The largest generation since the baby boomers, “Gen i” (a term trademarked by Snowball.com) comprises 67.7 million 15-24 year-olds who’ve grown up with the Internet. ICQ, AOL’s IM, Napster, and MP3 downloads are as fun and as familiar to this segment as Princess phones and record turntables were to an older generation.
“This isn’t specialized geekdom…this is an up-to-the-minute media universe,” said Michael Wolff, describing his 16-year-old daughter’s room for New York Magazine. “There converge multiple copper land lines, high-speed broadband connectivity, cable access, and wireless cell and PDA reception.”But that’s not entirely representative of Gen i’s Net usage. According to The Industry Standard, “School is the most popular access point, with more than 80 percent of youths 10 to 17 saying they surf the Net at school.”
What are they doing once they log on? Besides attempting to look as though they’re busy with homework assignments, teens are using the Net to communicate, play, get music, and shop (see box). In the pockets of their Tommy Hilfiger jeans, they have $302.4 billion to spend. And as of 1999, according to Forrester Research, teens were dedicating more than 10 percent of that disposable income to online purchases.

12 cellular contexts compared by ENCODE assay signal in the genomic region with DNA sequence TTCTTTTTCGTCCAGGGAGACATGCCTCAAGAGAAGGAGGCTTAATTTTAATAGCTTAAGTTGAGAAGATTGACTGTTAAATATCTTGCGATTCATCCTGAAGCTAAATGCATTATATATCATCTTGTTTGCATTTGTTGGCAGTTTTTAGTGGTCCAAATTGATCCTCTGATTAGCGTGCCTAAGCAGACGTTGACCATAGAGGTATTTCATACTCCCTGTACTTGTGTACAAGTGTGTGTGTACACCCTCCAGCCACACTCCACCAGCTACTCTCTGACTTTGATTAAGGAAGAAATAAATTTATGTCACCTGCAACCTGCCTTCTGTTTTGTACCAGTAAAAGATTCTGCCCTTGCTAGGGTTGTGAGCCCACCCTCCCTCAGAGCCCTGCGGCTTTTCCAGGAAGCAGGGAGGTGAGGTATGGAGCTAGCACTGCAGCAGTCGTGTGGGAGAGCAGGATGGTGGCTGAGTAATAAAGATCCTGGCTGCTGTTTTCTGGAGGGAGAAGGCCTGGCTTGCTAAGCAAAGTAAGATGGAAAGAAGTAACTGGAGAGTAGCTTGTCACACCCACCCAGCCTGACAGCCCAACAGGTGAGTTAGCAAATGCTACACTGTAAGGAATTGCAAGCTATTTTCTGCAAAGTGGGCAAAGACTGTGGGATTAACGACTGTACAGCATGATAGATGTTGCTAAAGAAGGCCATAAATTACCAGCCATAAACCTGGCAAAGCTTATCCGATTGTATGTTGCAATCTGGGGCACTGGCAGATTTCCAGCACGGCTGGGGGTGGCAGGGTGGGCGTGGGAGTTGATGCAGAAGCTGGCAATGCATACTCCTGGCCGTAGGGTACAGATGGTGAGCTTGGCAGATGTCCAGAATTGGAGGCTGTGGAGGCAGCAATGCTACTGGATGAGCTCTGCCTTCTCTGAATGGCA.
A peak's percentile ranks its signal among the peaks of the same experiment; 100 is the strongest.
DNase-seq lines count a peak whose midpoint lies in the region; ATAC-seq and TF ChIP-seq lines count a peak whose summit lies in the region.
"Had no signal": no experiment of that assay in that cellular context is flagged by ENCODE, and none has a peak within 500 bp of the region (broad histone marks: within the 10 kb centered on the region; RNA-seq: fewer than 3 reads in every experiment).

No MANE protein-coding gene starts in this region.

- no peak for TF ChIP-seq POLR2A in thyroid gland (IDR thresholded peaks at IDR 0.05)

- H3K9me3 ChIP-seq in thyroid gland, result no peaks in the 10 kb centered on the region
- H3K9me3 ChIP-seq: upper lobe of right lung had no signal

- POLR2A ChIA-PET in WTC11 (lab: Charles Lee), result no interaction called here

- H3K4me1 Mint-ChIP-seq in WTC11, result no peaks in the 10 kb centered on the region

While limited access to credit cards may inhibit their Internet sprees, they’re still managing to spend at virtual stores. EAR (Emerging Adult Research, Inc.), a firm that studies this generation, reports the leading online purchases among teens are, in this order:
1. Music, CDs, tapes, records 2. Clothing 3. Toys and non-computer games 4. Downloadable music files 5. Computer games 6. Collectibles
That’s what they’re buying now. And while many may be offline during the summer months or have less access, they won’t be gone for long. And they won’t be teens forever, either. Today’s Net activity is practice for high-ticket online purchases ahead. That makes reaching them early critical. Ekaterina Walsh, an analyst at Forrester Research, told ZDNet, “This audience develops brand loyalty at a very early age. By 20 it may be too late.”
For marketers and media planners, that calls for seeing the sites Gen i’s eyeballs are glued to. The most popular ones are networks that aggregate multiple smaller sites devoted to special interests. Whether providing games, information, online shopping, and/or community features, the sites on the following page are attracting teens in significant numbers today.